Heptagram

Regular heptagram (7/2)
Regular star polygon 7-2.svg
A regular heptagram
TypeRegular star polygon
Edges and vertices7
Schläfli symbol{7/2}
Coxeter diagramCDel node 1.pngCDel 7.pngCDel rat.pngCDel 2x.pngCDel node.png
Symmetry groupDihedral (D7)
Internal angle (degrees)≈77.143°
Dual polygonself
PropertiesStar, cyclic, equilateral, isogonal, isotoxal
Regular heptagram (7/3)
Regular star polygon 7-3.svg
A regular heptagram
TypeRegular star polygon
Edges and vertices7
Schläfli symbol{7/3}
Coxeter diagramCDel node 1.pngCDel 7.pngCDel rat.pngCDel 3x.pngCDel node.png
Symmetry groupDihedral (D7)
Internal angle (degrees)≈25.714°
Dual polygonself
PropertiesStar, cyclic, equilateral, isogonal, isotoxal

A heptagram, septagram, septegram or septogram is a seven-point star drawn with seven straight strokes.

The name heptagram combines a numeral prefix, hepta-, with the Greek suffix -gram. The -gram suffix derives from γραμμῆ (grammē) meaning a line.[1]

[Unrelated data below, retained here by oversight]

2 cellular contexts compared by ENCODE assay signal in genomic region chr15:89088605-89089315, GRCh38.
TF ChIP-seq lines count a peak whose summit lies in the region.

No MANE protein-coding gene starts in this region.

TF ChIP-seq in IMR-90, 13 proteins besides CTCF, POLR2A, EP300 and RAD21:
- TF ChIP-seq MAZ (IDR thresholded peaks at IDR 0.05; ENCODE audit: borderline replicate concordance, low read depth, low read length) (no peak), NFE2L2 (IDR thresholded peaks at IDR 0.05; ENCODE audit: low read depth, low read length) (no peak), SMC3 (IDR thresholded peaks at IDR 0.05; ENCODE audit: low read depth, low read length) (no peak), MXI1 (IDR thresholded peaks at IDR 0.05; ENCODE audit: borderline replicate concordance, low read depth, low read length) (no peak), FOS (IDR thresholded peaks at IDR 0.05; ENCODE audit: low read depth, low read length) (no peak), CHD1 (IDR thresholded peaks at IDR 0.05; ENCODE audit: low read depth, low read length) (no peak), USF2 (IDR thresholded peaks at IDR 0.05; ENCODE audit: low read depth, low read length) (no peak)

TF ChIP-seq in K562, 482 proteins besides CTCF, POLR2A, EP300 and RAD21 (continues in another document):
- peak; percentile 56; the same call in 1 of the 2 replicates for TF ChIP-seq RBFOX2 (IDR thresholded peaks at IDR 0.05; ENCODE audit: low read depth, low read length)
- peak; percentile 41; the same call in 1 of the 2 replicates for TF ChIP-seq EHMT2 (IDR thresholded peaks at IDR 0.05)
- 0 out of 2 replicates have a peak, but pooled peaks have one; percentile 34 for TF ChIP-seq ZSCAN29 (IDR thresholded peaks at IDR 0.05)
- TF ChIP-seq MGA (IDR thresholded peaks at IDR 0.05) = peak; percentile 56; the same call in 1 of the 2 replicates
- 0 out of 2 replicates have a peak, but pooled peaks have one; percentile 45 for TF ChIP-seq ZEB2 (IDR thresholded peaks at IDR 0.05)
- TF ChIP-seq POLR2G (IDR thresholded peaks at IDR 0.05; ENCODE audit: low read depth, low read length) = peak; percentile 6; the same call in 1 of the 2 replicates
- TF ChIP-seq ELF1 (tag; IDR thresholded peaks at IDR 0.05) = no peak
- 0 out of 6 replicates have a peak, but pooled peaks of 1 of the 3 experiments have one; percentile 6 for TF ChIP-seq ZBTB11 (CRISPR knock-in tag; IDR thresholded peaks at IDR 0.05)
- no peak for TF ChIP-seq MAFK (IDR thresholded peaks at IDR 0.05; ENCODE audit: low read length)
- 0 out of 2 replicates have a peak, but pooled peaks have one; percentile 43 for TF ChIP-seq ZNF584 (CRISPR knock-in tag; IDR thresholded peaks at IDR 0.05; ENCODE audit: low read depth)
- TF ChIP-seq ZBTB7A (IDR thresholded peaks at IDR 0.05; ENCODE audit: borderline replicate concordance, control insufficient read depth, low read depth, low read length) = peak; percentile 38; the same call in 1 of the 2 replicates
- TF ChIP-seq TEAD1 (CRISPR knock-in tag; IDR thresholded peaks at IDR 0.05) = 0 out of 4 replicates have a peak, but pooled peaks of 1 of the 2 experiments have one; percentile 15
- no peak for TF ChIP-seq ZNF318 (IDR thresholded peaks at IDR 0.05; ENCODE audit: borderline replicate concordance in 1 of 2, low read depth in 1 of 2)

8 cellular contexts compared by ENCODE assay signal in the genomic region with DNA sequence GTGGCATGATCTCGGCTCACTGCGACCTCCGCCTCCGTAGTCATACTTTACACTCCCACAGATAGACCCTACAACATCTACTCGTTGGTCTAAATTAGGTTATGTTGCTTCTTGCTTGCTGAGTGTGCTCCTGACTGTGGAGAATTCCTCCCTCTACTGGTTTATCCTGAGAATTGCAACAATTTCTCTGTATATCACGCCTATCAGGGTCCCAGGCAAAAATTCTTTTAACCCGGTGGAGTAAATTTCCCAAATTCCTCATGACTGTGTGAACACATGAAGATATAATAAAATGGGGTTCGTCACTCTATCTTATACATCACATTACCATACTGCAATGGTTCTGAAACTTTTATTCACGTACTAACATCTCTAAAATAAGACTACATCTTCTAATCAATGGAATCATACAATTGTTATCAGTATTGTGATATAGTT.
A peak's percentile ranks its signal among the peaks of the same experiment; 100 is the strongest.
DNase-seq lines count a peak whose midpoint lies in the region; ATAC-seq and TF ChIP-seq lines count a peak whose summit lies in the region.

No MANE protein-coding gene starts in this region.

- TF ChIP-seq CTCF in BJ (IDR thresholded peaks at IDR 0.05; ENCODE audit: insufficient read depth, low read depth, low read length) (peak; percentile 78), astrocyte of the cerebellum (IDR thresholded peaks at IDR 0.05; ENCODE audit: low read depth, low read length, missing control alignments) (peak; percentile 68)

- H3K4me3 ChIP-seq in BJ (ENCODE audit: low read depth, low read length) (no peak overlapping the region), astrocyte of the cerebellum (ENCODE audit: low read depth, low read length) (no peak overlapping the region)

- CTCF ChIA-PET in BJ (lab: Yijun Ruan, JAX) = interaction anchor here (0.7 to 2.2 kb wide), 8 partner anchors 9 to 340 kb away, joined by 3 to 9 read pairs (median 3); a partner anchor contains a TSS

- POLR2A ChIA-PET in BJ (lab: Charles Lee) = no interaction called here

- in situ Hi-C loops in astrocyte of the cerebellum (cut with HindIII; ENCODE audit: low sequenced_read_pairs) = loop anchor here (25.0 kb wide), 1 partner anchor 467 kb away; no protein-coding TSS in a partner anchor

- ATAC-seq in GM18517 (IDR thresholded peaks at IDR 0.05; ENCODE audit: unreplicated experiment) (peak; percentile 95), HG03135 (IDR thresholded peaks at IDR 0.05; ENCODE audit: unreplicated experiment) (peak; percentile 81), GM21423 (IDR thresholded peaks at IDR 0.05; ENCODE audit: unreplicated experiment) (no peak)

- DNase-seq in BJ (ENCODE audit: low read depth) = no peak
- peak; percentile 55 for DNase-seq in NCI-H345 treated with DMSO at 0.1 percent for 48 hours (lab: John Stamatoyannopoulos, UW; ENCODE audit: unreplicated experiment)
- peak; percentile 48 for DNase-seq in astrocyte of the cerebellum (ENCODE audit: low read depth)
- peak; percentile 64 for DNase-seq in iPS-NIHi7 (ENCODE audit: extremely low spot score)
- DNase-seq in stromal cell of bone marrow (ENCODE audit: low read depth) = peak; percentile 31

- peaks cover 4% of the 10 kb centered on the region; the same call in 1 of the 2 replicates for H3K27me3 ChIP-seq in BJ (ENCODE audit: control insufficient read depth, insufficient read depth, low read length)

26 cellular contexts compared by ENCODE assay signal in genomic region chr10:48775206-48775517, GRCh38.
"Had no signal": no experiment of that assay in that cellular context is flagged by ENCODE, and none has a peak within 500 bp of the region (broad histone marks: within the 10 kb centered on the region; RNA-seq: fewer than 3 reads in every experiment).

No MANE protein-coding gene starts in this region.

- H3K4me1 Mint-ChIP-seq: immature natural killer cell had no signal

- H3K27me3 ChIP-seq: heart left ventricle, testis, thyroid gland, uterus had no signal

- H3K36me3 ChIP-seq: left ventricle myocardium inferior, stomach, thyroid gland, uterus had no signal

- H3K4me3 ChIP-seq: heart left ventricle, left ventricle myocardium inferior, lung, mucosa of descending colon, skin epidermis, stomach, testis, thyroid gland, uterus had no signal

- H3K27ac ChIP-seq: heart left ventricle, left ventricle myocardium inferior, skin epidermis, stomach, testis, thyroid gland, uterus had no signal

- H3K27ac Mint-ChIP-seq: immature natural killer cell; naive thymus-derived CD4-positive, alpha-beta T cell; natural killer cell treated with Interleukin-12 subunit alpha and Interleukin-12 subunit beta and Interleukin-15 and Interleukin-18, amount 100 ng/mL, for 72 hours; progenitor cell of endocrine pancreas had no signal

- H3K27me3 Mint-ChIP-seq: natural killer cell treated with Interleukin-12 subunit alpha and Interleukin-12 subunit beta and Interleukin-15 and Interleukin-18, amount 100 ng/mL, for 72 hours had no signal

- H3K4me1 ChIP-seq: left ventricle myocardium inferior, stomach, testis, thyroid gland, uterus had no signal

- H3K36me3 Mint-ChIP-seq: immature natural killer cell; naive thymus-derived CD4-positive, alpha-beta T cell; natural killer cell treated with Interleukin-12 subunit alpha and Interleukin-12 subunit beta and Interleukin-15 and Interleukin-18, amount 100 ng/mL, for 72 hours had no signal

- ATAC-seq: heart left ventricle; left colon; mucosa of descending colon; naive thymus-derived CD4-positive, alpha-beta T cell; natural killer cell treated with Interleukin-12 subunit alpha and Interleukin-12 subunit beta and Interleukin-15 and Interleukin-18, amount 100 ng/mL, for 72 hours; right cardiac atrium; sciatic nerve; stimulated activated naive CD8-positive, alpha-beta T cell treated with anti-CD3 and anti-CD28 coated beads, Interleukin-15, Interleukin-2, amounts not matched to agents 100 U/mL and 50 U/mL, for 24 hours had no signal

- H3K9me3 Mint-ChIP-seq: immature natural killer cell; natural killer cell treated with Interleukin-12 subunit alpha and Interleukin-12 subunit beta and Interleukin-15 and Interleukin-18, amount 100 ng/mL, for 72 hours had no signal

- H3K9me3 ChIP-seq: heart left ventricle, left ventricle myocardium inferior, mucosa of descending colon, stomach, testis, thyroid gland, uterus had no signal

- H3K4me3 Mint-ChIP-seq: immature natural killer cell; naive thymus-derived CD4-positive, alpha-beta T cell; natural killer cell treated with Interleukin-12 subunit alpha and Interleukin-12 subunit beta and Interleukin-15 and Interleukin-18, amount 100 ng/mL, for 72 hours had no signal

Geometry[]

In general, a heptagram is any self-intersecting heptagon (7-sided polygon).

There are two regular heptagrams, labeled as {7/2} and {7/3}, with the second number representing the vertex interval step from a regular heptagon, {7/1}.

This is the smallest star polygon that can be drawn in two forms, as irreducible fractions. The two heptagrams are sometimes called the heptagram (for {7/2}) and the great heptagram (for {7/3}).

The previous one, the regular hexagram {6/2}, is a compound of two triangles. The smallest star polygon is the {5/2} pentagram.

The next one is the {8/3} octagram and its related {8/2} star figure (a compound of two squares), followed by the regular enneagram, which also has two forms: {9/2} and {9/4}, as well as one compound of three triangles {9/3}.

Obtuse heptagram.svg
{7/2}
Acute heptagram.svg
{7/3}
Heptagrams.svg
{7}+{7/2}+{7/3}
Heptagrammic prism 7-2.png
7-2 prism
Heptagrammic prism 7-3.png
7-3 prism
6-simplex t0.svg
Complete graph
Antiprism 7-2.png
7-2 antiprism
Antiprism 7-3.png
7-3 antiprism
Antiprism 7-4.png
7-4 antiprism


Uses[]

Flags and heraldry[]

Law enforcement[]

Religious and occult symbolism[]

Seal of Babalon and the A∴A∴

In popular culture[]

Logo of Maersk

See also[]

References[]

  1. ^ γραμμή, Henry George Liddell, Robert Scott, A Greek-English Lexicon, on Perseus
  2. ^ https://www.huna.org
  3. ^ https://www.amazon.com/Children-Rainbow-Religions-Legends-Pre-Christian/dp/0835600025

Bibliography

External links[]